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1/5. Intraductal papillary mucinous tumors: a case report and review of literature.

    Intraductal papillary mucinous tumors are slow growing cystic neoplasms of pancreas with favorable prognosis. A case report of such a tumor in an octogenarian is presented. Excessive mucin secretion with ectatic dilatation of pancreatic ducts is a hallmark of this tumor. K-ras and p53 mutations are less frequent then in ductal pancreatic adenocarcinoma. Endoscopic retrograde cholangiopancreatography findings are diagnostic and include a patulous papilla and amorphous filling defects in dilated pancreatic ducts. Magnetic resonance pancreatography, endoluminal ultra-sound, and pancreatoscopy are also helpful in diagnosis. Complete surgical resection is recommended.
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ranking = 1
keywords = neoplasm
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2/5. Mucinous cystic lesions of the pancreas. Report of a patient submitted to distal pancreatectomy.

    Intraductal papillary neoplasm consists a variant of the mucin-producing neoplasms of the pancreas; these are rare diseases that can be divided into mucinous ductal ectasias and intraductal papillary neoplasms. Such neoplasms have a malignant potential, and their prognosis is good if they are early diagnosed and localized surgical resection. This paper describes a case of an intraductal papillary neoplasm localized in the tail of the pancreas and treated by distal splenopancreatectomy. The literature on this rare disease is also reviewed.
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ranking = 5
keywords = neoplasm
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3/5. Cystic sebaceous neoplasms in muir-torre syndrome.

    Cystic sebaceous neoplasms have been seen only in patients with muir-torre syndrome (MTS) and have recently been characterized as marker lesions of MTS. Histologically, these lesions form a spectrum of tumors ranging from benign cystic adenomas to proliferative cystic sebaceous tumors. We describe 2 proliferative cystic sebaceous tumors in a 53-year-old man whose workup revealed colonic adenocarcinoma and other sebaceous tumors consistent with MTS. Both the chest wall and the left thigh masses were grossly cystic, measuring 1.0 and 1.5 cm, respectively. Histologic sections demonstrated well-circumscribed cystic neoplasms located in the deep dermis and subcutaneous tissue. Each had a focally infolded cyst wall composed of immature basaloid cells with prominent nucleoli and mitoses, consistent with a proliferative cystic sebaceous tumor. Recognition of cystic sebaceous neoplasm by pathologists and communication to clinicians of its strong association with MTS is of diagnostic importance.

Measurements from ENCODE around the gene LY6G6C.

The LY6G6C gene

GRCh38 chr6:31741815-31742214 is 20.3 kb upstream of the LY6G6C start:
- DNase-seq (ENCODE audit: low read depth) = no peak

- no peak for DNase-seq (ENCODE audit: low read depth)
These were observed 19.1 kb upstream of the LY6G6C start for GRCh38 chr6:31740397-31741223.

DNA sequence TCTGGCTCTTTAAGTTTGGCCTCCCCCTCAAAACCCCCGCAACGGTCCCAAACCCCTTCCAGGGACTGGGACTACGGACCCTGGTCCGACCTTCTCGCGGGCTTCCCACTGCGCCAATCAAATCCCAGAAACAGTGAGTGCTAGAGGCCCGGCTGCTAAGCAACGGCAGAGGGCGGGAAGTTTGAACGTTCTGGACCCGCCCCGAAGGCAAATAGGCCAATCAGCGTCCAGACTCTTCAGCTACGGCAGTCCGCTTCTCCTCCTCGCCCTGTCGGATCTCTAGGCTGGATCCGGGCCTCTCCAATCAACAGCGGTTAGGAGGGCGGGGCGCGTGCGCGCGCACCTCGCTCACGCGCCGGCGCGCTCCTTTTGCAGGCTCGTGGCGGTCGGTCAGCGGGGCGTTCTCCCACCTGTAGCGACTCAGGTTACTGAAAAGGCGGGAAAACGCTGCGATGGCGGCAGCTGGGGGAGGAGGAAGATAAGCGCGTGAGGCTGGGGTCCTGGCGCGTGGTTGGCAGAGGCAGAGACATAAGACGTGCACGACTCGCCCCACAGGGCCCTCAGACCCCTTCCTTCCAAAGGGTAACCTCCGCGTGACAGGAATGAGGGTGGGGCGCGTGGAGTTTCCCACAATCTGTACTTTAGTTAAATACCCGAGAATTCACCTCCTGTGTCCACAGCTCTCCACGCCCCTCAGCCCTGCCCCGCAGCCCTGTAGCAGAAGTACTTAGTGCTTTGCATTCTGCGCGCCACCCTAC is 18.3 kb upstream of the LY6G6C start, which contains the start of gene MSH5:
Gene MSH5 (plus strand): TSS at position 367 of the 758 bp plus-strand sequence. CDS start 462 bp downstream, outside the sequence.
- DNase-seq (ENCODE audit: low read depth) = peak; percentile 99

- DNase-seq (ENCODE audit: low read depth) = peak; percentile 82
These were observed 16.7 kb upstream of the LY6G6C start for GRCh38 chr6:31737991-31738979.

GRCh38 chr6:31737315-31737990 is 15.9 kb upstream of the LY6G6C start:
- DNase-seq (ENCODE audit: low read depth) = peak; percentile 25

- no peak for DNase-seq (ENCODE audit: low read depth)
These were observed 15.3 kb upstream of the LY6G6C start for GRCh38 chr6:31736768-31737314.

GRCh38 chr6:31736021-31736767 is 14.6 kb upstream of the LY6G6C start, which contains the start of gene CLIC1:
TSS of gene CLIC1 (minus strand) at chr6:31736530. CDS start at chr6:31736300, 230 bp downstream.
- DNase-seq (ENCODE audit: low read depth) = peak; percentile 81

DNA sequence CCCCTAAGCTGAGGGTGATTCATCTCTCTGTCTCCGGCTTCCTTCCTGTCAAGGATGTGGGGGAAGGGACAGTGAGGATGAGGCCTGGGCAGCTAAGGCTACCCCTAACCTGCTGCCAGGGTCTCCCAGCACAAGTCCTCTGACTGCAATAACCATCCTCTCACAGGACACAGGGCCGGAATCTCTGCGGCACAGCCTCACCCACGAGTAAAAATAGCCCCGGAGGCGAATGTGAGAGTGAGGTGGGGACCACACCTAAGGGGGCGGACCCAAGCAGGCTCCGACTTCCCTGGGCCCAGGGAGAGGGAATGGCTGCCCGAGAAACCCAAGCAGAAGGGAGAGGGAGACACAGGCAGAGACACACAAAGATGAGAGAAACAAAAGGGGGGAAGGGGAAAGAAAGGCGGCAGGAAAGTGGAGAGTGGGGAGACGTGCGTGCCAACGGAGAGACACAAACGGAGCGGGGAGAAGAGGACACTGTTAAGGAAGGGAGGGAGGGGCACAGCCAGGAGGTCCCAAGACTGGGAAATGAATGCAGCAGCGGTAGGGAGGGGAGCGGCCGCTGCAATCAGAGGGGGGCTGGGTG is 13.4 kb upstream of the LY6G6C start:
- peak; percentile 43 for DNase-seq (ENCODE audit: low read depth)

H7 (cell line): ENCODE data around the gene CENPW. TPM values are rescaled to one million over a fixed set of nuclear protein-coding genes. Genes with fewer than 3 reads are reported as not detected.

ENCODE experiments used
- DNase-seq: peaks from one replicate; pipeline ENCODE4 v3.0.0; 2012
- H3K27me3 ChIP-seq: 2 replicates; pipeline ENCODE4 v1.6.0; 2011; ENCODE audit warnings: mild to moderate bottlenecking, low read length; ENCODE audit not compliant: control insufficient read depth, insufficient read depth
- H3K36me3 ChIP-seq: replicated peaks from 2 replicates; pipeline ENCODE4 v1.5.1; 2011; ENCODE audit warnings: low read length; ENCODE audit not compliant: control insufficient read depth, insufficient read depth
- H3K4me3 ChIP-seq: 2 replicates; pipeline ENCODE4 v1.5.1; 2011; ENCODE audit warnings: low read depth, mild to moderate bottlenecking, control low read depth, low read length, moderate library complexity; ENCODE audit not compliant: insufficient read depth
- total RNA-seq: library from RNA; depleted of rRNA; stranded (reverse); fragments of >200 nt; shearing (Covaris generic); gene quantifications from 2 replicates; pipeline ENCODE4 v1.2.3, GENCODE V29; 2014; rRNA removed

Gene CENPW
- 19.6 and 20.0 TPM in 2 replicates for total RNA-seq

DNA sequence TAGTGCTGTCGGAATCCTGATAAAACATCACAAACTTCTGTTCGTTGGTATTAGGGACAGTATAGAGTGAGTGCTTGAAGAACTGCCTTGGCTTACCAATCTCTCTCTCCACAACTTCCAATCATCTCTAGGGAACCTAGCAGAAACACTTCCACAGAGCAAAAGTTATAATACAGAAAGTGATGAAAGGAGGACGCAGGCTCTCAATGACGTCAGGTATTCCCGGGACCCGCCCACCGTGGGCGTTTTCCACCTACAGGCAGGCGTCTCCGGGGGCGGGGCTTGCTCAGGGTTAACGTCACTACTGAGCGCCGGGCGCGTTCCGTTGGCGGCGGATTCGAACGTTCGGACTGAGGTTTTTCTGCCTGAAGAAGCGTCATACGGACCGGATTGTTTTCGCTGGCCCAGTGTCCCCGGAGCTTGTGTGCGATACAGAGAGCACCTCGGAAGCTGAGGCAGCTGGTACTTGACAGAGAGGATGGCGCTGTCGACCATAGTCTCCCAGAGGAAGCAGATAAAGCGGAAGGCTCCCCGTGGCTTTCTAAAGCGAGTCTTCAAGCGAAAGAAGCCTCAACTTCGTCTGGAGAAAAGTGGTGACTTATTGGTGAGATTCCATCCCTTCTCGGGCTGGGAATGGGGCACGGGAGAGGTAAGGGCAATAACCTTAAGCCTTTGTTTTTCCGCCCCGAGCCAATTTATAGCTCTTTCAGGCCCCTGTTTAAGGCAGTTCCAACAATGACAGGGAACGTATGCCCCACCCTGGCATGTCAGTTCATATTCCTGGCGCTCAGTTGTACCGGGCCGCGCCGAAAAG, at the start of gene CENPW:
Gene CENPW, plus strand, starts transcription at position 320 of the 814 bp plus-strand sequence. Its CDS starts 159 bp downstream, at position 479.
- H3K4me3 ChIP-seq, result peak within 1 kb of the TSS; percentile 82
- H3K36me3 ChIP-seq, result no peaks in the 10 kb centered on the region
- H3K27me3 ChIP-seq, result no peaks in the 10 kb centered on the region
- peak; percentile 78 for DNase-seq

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ranking = 7
keywords = neoplasm
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4/5. Major hepatectomy and right hemicolectomy at the time of primary cytoreductive surgery for advanced ovarian cancer: report of a case.

    Major liver involvement at the time of diagnosis is a rare event in patients with ovarian cancer, and the issue of major hepatectomy at the time of primary cytoreductive surgery is controversial. A 61-year-old woman was admitted to our hospital with nonspecific abdominal pain of 2-month duration and weight loss of 5 kg during the last semester. A computed tomography scan demonstrated bilateral ovarian masses, extending to the right iliac fossa, pressing the cecum-ascending colon. In the liver parenchyma, three cystic lesions were found of about 6-cm maximum diameter each, along with pelvic lymphadenopathy. There was no ascites. The diagnosis of advanced ovarian cancer was clinically suspected; the patient underwent a total abdominal hysterectomy with bilateral salpingo-oophorectomy, right hemicolectomy, omentectomy, left lobectomy, deroofing, and draining of the cystic formation of the right liver lobe along with systematic pelvic and para-aortic lymphadenectomy. Systemic chemotherapy (six cycles of paclitaxel/carboplatin) was subsequently administered, and after 15 months of follow-up period, the patient is still in first remission and alive. Ovarian cancer with concomitant extensive right colon infiltration and hematogenous liver metastases can be successfully managed with aggressive surgical resection and postoperative chemotherapy in carefully selected patients.
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ranking = 0.0039022363144894
keywords = cancer
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5/5. Obstructive chronic pancreatitis and/or intraductal papillary mucinous neoplasms (IPMNs): a 21-year long case report.

    CONTEXT: Intraductal papillary mucinous neoplasms of the pancreas (IPMNs), usually present with a picture of chronic pancreatitis and must be considered within the differential diagnosis of this condition. CASE REPORT: We report a long history of a 58-year-old male who presented with recurrent attacks of pancreatitis. He was treated for chronic pancreatitis until the age of 78 when the diagnosis of IPMN was made, but radical treatment was not possible and he was managed palliatively. The patient died of sepsis and multi-organ failure 21 years following his first presentation. CONCLUSION: This case highlights possible pitfalls in the diagnosis and treatment of IPMNs, suggests a very long natural history, proposes possible palliative treatment in selected cases and reflects about IPMNs biological position in the chronic pancreatitis-ductal adenocarcinoma chain.
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ranking = 5
keywords = neoplasm
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